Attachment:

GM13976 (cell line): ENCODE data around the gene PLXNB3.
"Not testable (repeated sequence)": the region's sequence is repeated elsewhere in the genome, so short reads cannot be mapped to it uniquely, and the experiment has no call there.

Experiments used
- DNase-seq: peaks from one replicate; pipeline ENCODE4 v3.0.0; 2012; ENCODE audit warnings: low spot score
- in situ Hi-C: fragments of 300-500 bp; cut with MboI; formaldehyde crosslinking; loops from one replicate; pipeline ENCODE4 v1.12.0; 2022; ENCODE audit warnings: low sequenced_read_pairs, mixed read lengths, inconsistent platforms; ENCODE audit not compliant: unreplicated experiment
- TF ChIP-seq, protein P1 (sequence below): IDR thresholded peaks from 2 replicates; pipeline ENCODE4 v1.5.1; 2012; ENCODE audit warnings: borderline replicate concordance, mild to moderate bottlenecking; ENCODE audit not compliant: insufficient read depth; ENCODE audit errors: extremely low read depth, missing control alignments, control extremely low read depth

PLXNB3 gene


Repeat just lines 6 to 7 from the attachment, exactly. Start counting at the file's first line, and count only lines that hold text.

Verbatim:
- TF ChIP-seq, protein P1 (sequence below): IDR thresholded peaks from 2 replicates; pipeline ENCODE4 v1.5.1; 2012; ENCODE audit warnings: borderline replicate concordance, mild to moderate bottlenecking; ENCODE audit not compliant: insufficient read depth; ENCODE audit errors: extremely low read depth, missing control alignments, control extremely low read depth

PLXNB3 gene